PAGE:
Expectorant is used to thin mucus, which makes it easier to cough while decongestants are used to provide upper respiratory congestion from common illnesses, such as colds and flu. Cough expectorants are typically used to treat chest congestion that derives from illnesses, such as bronchitis and pneumonia. They are not effective for dry, hacking coughs, which are often produced from the common cold.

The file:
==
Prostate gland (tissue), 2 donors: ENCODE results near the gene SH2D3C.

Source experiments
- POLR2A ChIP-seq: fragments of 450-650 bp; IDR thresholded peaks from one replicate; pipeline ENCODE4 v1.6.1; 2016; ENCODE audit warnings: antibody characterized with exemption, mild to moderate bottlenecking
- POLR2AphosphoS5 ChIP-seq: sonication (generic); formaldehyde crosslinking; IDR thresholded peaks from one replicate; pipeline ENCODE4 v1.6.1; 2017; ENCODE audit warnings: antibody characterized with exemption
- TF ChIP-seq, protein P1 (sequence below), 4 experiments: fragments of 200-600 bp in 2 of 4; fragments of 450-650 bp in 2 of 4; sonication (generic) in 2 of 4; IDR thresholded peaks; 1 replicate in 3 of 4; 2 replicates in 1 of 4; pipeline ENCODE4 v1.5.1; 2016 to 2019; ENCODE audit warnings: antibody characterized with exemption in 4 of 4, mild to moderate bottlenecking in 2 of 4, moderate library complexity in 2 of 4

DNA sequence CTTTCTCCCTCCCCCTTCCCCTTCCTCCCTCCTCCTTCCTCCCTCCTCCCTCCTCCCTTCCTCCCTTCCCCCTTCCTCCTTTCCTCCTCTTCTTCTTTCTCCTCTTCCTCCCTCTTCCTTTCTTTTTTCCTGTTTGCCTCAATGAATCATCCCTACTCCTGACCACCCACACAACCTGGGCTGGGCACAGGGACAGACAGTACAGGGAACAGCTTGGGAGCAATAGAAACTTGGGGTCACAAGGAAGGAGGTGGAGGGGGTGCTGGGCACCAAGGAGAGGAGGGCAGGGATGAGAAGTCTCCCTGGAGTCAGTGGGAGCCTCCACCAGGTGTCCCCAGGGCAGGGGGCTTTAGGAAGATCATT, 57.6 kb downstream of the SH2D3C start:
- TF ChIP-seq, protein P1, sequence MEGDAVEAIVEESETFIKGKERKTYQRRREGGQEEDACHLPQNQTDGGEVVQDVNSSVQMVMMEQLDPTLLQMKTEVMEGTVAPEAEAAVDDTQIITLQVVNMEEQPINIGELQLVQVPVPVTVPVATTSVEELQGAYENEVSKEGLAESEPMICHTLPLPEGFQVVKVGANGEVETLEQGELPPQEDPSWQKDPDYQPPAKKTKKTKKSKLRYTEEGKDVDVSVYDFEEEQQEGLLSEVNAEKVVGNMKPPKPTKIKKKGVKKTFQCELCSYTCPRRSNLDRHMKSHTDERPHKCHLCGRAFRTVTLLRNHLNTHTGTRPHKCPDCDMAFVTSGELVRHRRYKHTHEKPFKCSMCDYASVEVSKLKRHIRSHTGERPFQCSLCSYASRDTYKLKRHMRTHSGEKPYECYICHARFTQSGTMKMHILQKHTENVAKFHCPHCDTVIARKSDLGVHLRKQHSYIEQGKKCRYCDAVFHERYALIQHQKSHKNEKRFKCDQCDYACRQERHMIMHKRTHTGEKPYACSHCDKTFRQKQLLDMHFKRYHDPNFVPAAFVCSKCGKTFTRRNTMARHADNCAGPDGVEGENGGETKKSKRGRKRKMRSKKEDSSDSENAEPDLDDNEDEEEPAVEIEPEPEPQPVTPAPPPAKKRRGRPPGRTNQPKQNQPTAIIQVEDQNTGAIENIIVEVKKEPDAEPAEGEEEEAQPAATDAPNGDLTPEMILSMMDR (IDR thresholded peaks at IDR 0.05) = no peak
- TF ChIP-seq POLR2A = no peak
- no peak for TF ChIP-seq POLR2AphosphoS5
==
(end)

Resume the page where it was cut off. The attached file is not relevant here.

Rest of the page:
In addition to cough expectorants, other cough medicines include suppressants and topical salves, which are applied to the chest and throat to alleviate symptoms of chest tightness. While cough expectorants are used to make coughs more productive, cough suppressants are ideal for treating dry and hacking coughs. While cough syrups are used to treat symptoms associated specifically with coughs, decongestants are used to alleviate conditions in the head, throat or chest. Decongestants and expectorants vary in their ideal use as well as in their chemical composition. Most decongestants contain narcotics, which helps people to sleep, and may also contain aromatic ingredients and vapors. The most common ingredient in cough expectorants is called guaifenesin, which helps to clear viscous mucous that forms on the surfaces of airways. Both medications may interact with other types of medicines, and are available as over-the-counter remedies or prescribed by physicians.